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Studies On Vitamin C Degradation in Fruit.

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Introduction

Studies On Vitamin C Degradation in Fruit. Introduction and background. Vitamin C is of vital significance in the metabolism of most organisms, however interestingly the primates including monkeys and man, guinea pigs and the Indian fruit bat are the only known higher species to be susceptible to the lack of the vitamin However micro-organisms do not form this chemical. In other words ascorbic acid is not synthesised within the cells of these species. Normally the liver is the site of ascorbic acid formation, but in birds, reptiles and amphibians the site of synthesis is the kidneys. The chemical is widely distributed in brain tissue at around 150mg/Kg, in the lens of the eye 250mg/Kg and in the adrenals 400mg/Kg. Tissue levels are highest at birth and greatly reduce in old age. A large percentage in any foodstuff is lost on storage or cooking. It is also known that addition of sodium bicarbonate to maintain the green colour of vegetable during cooking can destroy 70-90% of Vitamin C content The deficiency disease associated with this vitamin is known as scurvy. This is characterised by problems associated with connective tissues, including failure of normal bone formation in children, poor wound healing and increased capillary fragility leading to haemorrhage (especially in the skin, together with effects on teeth and gums. ...read more.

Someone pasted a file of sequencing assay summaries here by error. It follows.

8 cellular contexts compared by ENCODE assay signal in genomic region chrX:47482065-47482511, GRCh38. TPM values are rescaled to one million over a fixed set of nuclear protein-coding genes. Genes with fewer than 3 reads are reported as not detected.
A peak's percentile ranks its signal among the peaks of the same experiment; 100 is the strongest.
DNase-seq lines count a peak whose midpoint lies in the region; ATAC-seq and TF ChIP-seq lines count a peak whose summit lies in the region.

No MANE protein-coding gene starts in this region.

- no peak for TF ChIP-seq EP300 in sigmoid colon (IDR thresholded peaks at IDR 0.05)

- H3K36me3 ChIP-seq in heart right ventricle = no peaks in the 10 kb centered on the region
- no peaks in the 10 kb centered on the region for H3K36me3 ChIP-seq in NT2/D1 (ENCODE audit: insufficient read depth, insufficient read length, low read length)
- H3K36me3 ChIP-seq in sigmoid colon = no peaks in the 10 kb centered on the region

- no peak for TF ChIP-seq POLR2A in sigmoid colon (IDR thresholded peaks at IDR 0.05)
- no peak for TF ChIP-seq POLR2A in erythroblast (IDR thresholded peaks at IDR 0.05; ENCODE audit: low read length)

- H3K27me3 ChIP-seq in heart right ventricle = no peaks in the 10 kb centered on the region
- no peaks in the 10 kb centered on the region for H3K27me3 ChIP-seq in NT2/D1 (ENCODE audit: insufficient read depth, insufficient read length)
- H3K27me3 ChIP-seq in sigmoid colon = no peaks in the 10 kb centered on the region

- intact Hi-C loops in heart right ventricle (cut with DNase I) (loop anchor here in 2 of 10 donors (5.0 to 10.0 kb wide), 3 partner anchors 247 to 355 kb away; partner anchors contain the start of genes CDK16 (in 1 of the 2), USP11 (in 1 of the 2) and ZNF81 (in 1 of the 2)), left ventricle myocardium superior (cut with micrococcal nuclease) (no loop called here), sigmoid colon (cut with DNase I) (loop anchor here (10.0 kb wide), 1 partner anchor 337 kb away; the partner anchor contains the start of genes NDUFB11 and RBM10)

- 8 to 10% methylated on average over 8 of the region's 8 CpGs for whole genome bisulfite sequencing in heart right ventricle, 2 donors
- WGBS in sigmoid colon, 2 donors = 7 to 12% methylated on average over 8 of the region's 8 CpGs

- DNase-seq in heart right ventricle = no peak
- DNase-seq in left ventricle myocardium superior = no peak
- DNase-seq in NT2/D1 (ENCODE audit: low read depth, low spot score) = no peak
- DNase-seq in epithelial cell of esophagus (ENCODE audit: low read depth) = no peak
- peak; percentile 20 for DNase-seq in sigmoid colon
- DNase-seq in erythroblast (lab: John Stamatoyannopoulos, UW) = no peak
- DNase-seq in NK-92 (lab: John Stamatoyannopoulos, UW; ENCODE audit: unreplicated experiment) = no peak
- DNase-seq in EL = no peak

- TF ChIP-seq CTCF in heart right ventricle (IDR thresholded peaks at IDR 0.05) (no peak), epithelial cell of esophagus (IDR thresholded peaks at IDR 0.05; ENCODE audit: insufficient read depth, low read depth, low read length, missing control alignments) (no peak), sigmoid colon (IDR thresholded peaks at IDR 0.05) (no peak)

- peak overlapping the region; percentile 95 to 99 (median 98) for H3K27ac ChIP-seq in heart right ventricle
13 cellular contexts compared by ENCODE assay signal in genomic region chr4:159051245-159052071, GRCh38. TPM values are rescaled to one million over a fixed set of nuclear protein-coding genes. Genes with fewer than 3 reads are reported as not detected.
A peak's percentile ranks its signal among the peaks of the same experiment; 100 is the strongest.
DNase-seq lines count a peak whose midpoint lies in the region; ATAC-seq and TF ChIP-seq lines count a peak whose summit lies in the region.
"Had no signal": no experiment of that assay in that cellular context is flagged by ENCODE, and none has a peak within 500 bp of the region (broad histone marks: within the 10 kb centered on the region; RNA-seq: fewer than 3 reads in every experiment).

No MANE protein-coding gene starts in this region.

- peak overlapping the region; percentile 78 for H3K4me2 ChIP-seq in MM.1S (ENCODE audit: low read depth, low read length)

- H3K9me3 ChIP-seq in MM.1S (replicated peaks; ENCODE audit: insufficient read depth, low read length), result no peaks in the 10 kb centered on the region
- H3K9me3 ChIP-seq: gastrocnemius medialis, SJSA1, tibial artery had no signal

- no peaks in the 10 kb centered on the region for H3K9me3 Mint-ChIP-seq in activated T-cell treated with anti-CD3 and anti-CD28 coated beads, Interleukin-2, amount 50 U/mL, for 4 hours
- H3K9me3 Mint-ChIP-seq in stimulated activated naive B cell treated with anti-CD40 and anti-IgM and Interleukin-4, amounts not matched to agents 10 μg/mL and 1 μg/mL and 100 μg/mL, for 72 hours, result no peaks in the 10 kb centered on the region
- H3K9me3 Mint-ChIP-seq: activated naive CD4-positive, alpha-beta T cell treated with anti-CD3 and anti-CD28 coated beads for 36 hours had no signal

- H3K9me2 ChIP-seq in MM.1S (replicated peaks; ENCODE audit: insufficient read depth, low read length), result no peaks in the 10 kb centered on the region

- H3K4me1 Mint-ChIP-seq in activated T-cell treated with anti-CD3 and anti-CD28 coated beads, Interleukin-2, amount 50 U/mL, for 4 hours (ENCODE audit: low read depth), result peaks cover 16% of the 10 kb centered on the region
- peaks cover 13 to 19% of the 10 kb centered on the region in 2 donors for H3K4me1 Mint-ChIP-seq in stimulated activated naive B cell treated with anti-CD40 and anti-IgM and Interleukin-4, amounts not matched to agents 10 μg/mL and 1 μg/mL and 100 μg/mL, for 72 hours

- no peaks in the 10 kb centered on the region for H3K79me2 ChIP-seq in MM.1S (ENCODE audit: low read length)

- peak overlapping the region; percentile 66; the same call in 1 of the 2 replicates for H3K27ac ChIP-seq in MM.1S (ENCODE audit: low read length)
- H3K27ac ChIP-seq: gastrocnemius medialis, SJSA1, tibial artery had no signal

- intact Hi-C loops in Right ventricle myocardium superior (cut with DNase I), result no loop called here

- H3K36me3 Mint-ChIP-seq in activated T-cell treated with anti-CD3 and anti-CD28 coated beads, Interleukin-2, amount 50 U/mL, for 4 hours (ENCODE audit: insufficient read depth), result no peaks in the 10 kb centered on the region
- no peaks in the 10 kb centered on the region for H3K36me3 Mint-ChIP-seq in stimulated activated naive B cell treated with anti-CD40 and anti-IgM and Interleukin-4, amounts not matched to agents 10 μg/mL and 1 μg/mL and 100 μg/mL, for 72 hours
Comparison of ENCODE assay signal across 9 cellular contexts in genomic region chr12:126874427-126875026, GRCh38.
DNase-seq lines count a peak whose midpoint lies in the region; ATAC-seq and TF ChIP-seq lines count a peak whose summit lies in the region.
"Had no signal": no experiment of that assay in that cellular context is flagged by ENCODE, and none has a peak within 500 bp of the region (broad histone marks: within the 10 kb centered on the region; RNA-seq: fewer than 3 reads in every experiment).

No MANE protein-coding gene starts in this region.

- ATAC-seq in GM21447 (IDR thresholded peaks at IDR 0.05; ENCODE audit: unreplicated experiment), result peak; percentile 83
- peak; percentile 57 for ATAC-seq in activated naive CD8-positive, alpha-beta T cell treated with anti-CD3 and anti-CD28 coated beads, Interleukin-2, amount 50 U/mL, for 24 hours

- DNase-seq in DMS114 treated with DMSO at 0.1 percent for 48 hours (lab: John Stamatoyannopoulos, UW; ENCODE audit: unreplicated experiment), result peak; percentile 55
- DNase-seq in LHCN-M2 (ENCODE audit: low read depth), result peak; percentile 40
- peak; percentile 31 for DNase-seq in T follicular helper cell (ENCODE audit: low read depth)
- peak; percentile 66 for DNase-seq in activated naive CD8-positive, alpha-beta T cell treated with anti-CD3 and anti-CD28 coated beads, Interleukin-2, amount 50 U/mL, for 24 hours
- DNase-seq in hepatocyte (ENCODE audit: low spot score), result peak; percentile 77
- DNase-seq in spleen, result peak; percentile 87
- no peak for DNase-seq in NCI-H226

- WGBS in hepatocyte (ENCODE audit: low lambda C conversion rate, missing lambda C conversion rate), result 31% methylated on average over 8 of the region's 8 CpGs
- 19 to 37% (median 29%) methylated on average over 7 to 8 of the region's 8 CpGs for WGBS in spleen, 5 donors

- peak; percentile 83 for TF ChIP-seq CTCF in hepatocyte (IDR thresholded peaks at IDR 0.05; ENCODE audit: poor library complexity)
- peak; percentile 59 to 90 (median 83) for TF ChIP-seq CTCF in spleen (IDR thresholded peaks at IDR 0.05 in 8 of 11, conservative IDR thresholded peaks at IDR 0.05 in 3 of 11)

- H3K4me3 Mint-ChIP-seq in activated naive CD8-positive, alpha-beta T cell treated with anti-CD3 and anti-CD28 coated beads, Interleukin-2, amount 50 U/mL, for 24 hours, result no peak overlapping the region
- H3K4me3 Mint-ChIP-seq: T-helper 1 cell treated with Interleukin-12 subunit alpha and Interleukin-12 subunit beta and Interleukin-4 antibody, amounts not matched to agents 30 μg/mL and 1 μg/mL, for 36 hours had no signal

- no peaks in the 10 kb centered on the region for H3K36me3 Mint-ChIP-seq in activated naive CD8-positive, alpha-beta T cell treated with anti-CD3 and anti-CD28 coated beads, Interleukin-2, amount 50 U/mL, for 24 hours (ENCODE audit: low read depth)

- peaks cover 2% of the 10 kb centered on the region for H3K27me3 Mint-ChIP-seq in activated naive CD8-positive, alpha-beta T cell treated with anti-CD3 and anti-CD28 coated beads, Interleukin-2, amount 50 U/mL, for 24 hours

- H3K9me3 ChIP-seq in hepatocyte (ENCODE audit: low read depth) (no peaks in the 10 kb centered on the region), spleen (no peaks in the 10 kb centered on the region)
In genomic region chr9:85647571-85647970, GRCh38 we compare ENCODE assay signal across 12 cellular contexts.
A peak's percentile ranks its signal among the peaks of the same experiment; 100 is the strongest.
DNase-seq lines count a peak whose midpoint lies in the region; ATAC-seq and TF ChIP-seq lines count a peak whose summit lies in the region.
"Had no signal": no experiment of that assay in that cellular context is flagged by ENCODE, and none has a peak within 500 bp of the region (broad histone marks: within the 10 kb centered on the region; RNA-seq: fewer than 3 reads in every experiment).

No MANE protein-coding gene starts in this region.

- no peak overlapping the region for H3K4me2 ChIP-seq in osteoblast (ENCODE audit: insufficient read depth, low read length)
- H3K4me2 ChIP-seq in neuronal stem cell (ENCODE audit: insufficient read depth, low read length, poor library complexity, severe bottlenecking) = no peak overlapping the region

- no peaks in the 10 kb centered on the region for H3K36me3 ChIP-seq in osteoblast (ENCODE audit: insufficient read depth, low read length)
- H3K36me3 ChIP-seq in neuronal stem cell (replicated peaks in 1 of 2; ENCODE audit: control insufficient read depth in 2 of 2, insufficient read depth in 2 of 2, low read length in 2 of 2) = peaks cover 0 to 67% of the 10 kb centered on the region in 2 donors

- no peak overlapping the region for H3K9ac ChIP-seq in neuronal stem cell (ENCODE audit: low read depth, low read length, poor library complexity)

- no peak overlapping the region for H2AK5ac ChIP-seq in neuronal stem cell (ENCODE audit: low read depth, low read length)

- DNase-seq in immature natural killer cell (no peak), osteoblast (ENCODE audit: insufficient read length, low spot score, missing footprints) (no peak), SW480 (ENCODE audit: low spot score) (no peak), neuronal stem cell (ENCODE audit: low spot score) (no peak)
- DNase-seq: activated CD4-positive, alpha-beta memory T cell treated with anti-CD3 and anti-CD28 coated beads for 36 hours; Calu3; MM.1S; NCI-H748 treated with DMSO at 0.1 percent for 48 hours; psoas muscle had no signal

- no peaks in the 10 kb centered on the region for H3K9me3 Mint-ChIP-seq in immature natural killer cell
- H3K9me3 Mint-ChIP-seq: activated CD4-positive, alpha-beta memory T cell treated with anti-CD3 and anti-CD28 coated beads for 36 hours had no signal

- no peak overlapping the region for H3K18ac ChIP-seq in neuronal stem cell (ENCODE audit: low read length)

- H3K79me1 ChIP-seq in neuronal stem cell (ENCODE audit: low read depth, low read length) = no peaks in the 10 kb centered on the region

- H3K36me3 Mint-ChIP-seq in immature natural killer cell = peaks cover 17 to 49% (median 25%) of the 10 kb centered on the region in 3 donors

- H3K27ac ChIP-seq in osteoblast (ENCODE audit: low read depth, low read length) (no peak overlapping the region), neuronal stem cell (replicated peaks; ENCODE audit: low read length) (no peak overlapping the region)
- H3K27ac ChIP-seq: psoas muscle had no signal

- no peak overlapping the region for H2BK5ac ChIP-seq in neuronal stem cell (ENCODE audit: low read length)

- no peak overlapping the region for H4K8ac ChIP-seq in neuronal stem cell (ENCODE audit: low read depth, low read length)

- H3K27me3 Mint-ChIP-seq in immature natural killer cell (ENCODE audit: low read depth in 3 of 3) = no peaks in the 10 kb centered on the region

Middle

if possible repeat these readings to reduce random errors. 7. The titration should now be repeated using the standard ascorbic acid solution referred to as the standard. Record the titre as st. As DCPIP turns water a pink colour by itself an increase in accuracy can be obtained by counting the drops to make the same colour change as is observed in the original titration. This is known as a blank test. 5 cm3 of distilled water were placed in a boiling tube and DCPIP gradually added from the burette until a pink colouration was obtained The volume of DCPIP used call BL. 8 For those groups using a coloured fruit such as strawberry or blackcurrant a modification is advised. Add 1ml of trichlormethane to the boiling tube before titration commences. The end point now is when a pink permanent colour is seen in the organic phase. 9 Samples of fruit juice will be stored in the refrigerator labelled for subsequent use. A new titration has to be carried out in the subsequent analysis. A 30 cm3 diluted sample will be placed in a boiling tube, tightly bunged, labeled with the fruit and experimenter and left refrigerated for one week, around 5 degrees Celsius. ...read more.

Conclusion

Special care has to be taken to avoid cross contamination with the apparatus. Any conical flask that is used for the titration must be thoroughly washed with water, distilled water and dried. In between replicates some groups would not have achieved this ideal. In the burette when adding the DCPIP solution care must be taken that the level drains down to where it can be read. Whilst working on the experiment time is allowing oxidation of the L Ascorbic acid by molecular oxygen. Thus inevitable underestimation will arise on that score. It is unlikely that the vitamin C content of fruits degrades when ripe at similar rates across the plant kingdom. Some fruits such as apples for example degrade at a much slower rate than strawberries say. A hard cuticle prevents immediate aerial oxidation. When the fruit is crushed and filtered as in this experiment, the vitamin C should degrade at a more or less constant rate in all the specimens and to that extent this experiment is a well designed one. Another problem with some groups is that after one week they may not have re-standardised their vitamin C solution with fresh DCPIP. It is important to do this if in fact the tablets are manufactured with some degree of variation in them 1 1 ...read more.

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